Calling all Academic Librarians – feedback needed!

Please add feedback to STARS 2.0 (background info) before Fri. 11/30 6pm PST. All the info to plug in is below — or add your own comments! Help AASHE see that libraries are a vital part of sustainability!   Anyone can comment. You don’t have to be an AASHE member.

1) Go to the  Public comment form

2) Select: Individual

3) Select Other: Academic Librarian (or whatever title you choose to use)

4) STARS subcategory: Research

5) Enter text box:  ER 10: Support for Research (tweak if you wish!)

Librarians as a resource and partner in research, teaching, and outreach to support sustainability across the campus, including curriculum development, sustainability literacy, materials selection, research guides, and e-learning objects, covering topics related to social equity, diversity, and the environment. The preservation and sharing of campus sustainability output via the Institutional Repository that has global reach.

By 6pm PST – Friday Nov 30 2012

See the original text  (go to section ER10 B. #4)

Call for Papers!

TITLE: Focus on Educating for Sustainability: Toolkit for Academic Libraries

EDITOR: Maria A. Jankowska

PUBLISHER: Library Juice Press

BOOK ABSTRACT: In the last ten years literature on greening libraries has expanded considerably. Furthermore, by signing the Presidents’ Climate Commitment, university presidents and chancellors committed their institutions to finding new solutions to environmental, economic, and social issues through their teaching, research, and service operations. Since 2007, higher education has observed exponential growth of programs integrating sustainability literacy into teaching and research. Academic libraries must respond to this increasing focus on educating for sustainability and go beyond greening libraries to become active partners in advancing education and research for sustainability.

OBJECTIVE OF THE BOOK: This edited collection strives to capture the current status and future direction of libraries’ commitment to advance the focus of educating for sustainability. It will serve as a toolkit offering a wide range of best practices, case studies, and activities ready for implementation within academic libraries.

POSSIBLE TOPICS: With this call, the editor invites articles, essays, and case studies that describe specific activities undertaken by academic libraries or visions for future activities that support university sustainability research and teaching. Such activities may include, but are not limited to, the following:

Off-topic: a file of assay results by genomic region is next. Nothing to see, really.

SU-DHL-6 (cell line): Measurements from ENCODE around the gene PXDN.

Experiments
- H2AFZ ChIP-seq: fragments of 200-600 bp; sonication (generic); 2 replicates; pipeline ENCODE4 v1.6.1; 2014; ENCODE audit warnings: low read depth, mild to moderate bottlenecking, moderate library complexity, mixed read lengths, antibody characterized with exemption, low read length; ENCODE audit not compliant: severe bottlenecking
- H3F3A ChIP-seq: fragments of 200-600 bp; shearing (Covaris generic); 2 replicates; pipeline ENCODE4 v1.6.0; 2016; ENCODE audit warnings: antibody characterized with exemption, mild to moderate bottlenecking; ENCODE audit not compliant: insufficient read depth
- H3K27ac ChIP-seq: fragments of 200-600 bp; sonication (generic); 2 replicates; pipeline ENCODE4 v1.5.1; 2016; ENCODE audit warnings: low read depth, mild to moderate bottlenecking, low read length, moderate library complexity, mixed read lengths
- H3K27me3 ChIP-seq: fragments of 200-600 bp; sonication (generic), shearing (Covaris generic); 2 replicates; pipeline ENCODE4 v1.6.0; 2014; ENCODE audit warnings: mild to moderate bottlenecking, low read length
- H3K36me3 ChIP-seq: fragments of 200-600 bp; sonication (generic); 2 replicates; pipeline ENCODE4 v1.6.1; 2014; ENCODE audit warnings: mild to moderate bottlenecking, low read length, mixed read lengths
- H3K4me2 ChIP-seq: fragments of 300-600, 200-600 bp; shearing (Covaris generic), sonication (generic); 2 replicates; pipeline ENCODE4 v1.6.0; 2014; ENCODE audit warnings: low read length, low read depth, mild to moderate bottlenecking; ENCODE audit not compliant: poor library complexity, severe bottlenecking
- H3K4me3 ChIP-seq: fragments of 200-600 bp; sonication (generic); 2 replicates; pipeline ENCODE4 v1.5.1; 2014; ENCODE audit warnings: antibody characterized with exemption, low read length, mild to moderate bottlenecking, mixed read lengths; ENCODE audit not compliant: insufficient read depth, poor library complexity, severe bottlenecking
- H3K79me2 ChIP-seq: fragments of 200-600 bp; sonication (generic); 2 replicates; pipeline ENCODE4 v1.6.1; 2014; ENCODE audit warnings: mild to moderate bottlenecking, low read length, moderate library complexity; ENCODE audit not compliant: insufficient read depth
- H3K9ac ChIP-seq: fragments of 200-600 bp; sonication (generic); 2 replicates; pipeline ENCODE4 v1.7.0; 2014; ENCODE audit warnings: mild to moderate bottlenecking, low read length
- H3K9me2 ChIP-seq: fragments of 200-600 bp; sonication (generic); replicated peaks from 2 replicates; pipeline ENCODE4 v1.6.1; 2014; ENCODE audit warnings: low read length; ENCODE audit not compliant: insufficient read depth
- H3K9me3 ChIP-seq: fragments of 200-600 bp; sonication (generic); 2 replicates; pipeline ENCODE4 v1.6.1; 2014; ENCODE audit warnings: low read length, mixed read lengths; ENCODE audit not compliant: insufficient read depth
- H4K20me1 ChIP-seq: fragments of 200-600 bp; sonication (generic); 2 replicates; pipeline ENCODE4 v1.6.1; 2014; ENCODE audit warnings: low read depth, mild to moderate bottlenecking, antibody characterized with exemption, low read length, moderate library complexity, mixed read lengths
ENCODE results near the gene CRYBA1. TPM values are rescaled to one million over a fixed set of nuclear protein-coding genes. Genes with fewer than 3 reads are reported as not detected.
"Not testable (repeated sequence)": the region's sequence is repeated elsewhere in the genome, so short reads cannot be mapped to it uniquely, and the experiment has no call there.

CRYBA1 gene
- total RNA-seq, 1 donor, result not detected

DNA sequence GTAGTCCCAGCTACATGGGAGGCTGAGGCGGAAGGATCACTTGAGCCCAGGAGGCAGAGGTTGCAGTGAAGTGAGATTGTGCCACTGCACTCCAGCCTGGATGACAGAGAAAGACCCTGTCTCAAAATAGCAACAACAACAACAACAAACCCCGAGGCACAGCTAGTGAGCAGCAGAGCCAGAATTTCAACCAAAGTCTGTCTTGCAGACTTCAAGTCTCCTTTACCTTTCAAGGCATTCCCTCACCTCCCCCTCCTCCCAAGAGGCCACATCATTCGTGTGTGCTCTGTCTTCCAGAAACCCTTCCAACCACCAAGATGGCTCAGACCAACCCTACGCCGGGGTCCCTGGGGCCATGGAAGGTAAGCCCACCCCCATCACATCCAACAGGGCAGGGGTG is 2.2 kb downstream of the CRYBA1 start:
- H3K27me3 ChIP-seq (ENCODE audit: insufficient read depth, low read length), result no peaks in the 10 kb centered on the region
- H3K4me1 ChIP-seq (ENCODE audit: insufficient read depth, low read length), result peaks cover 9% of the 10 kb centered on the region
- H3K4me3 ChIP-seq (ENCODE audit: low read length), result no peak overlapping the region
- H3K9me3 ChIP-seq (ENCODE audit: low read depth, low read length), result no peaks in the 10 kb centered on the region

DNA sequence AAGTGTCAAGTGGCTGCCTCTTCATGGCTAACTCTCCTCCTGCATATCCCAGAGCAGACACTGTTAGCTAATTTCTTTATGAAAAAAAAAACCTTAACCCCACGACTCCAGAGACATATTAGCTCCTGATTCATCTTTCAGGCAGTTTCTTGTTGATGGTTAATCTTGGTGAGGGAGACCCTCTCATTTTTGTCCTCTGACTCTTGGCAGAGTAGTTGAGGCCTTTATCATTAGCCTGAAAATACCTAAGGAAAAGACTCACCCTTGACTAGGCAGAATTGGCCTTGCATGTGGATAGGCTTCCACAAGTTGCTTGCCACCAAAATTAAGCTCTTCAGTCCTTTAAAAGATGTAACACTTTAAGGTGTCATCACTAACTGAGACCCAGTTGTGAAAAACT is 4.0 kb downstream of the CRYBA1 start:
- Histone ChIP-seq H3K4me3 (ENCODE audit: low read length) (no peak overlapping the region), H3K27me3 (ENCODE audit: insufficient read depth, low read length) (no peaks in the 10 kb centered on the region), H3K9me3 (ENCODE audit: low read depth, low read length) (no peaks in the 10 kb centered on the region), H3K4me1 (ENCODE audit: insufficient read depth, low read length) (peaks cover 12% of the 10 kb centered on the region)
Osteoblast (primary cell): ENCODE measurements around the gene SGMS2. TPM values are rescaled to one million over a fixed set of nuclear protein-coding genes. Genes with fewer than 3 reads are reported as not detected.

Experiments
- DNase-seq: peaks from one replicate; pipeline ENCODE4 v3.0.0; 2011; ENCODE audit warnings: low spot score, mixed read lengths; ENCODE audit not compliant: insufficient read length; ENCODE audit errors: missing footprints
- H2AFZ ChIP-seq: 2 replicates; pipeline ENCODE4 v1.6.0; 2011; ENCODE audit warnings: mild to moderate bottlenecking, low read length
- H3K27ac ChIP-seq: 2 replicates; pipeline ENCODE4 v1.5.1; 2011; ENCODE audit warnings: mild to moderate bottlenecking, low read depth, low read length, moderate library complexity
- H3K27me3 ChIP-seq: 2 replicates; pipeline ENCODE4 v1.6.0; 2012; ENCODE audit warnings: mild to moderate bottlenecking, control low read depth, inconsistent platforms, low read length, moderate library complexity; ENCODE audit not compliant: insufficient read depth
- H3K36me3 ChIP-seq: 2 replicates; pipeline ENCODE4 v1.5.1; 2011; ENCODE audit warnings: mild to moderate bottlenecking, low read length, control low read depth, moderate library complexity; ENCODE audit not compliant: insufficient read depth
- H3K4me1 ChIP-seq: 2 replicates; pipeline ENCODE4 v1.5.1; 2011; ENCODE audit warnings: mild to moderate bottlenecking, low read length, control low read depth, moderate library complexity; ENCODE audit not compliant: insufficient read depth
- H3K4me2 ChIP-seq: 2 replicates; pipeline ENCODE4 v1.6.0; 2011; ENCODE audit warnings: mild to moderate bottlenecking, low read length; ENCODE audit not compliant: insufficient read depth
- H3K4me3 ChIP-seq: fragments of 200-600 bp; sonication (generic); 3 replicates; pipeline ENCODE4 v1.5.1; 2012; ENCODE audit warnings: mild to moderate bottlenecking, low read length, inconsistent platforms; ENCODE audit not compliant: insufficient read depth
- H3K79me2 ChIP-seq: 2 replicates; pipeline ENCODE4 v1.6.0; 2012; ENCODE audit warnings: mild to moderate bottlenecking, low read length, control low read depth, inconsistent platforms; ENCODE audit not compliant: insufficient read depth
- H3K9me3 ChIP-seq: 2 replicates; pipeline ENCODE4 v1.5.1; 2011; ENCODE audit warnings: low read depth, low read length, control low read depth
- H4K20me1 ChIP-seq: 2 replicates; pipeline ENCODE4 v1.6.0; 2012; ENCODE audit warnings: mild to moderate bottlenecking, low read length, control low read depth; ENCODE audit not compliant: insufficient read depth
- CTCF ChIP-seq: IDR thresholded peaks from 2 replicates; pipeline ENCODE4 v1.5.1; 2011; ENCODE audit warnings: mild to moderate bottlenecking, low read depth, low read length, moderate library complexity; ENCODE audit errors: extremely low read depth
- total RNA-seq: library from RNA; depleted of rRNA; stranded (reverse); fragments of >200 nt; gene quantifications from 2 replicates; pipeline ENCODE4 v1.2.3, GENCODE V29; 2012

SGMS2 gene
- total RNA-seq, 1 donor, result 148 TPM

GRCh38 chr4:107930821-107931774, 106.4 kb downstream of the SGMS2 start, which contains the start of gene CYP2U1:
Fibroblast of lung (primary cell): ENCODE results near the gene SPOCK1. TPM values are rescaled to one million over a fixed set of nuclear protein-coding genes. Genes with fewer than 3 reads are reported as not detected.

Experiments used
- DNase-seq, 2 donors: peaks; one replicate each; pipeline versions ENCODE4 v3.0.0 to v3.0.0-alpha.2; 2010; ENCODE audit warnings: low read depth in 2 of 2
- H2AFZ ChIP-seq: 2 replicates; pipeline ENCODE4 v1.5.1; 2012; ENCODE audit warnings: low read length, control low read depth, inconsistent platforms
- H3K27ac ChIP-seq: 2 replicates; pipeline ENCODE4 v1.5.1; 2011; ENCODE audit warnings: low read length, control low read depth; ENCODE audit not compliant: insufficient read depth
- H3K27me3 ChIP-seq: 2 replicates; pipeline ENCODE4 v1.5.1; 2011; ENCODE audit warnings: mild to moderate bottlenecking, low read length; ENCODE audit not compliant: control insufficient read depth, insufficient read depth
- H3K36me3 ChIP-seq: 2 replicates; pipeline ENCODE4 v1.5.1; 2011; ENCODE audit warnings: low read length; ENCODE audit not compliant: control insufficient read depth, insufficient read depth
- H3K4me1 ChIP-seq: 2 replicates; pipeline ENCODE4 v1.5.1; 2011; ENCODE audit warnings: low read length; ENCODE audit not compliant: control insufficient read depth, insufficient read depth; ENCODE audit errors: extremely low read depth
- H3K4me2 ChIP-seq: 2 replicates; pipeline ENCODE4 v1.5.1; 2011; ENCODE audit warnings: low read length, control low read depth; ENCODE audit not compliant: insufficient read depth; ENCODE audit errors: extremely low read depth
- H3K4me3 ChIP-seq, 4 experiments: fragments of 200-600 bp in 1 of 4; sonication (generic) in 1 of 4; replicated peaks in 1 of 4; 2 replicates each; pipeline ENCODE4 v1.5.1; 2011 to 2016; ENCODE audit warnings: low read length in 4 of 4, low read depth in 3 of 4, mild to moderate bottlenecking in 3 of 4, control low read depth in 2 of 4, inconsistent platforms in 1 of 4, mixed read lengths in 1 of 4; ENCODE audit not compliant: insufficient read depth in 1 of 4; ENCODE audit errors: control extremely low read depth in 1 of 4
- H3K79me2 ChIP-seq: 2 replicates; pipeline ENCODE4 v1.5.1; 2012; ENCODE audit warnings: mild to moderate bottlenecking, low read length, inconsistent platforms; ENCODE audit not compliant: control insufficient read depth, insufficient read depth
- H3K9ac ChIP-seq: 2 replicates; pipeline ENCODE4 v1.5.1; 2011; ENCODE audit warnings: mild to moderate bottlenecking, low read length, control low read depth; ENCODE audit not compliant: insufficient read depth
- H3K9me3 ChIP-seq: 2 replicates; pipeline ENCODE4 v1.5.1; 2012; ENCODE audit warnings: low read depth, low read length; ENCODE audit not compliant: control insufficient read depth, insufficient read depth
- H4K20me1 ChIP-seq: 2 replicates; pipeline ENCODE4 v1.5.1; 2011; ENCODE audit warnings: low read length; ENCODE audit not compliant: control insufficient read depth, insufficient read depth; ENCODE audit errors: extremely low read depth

· Integrating sustainability literacy into bibliographic instruction and university courses

· Selecting materials in support of sustainability-related curriculum

· Creating effective research guides on sustainability topics related to social equity, economic practicality, and the environment

· Promoting open access content resources related to sustainability

· Partnering on university sustainability curriculum design and collaborative teaching

· Participating in university efforts to educate for sustainability across disciplines

· Supporting the university’s sustainability research, teaching, and outreach

TARGET AUDIENCES: The editor believes this book will be of interest to a large variety of audiences including the following:

· Librarians seeking inspiration for ways to combine their expertise with their passion for sustainability

· Library managers interested in leveraging and highlighting library services that support their institution’s focus on sustainability

· Teaching faculty collaborating with libraries on projects related to sustainability

· University administrators interested in the strategic role of libraries in educating for sustainability

SUBMISSION GUIDELINES: Authors are invited to submit abstracts and proposals of 300-500 words to by January 15, 2013. Notifications will be sent by February 26, 2013. A first draft ranging from 1,500-7,000 words will be due by April 2, and a final manuscript will be due by June 25, 2013.

Submitted manuscripts must not have been published previously or simultaneously submitted elsewhere. Following review, articles will be returned via e-mail for revision before final acceptance. All materials are edited as necessary for clarity. Submissions should include an abstract of no more than 150 words (highlighting the scope, methodology, and conclusions of the paper) at the beginning of each manuscript. Authors should follow the Publication Manual of the American Psychological Association, 6th ed. Examples are available here. (Research and Documentation Online by Diane Hacker).

Submission of proposals should include:

  • Name of author
  • Title
  • Affiliation
  • Contact information
  • 300-500 word abstract


  • Abstract submission: January 15, 2013
  • Notification of abstract acceptance: February 26, 2013
  • Full chapter submission: April 2, 2013
  • Communication of review results to authors: May 2, 2013
  • Final chapter submission: June25, 2013
  • Estimated publication date: 2013

Free Watershed Academy Webinar 11/28/12

Free Watershed Academy Webinar on “How’s My Waterway? and Other Water Quality Apps” on Nov. 28, 2012 at 1-3pm EST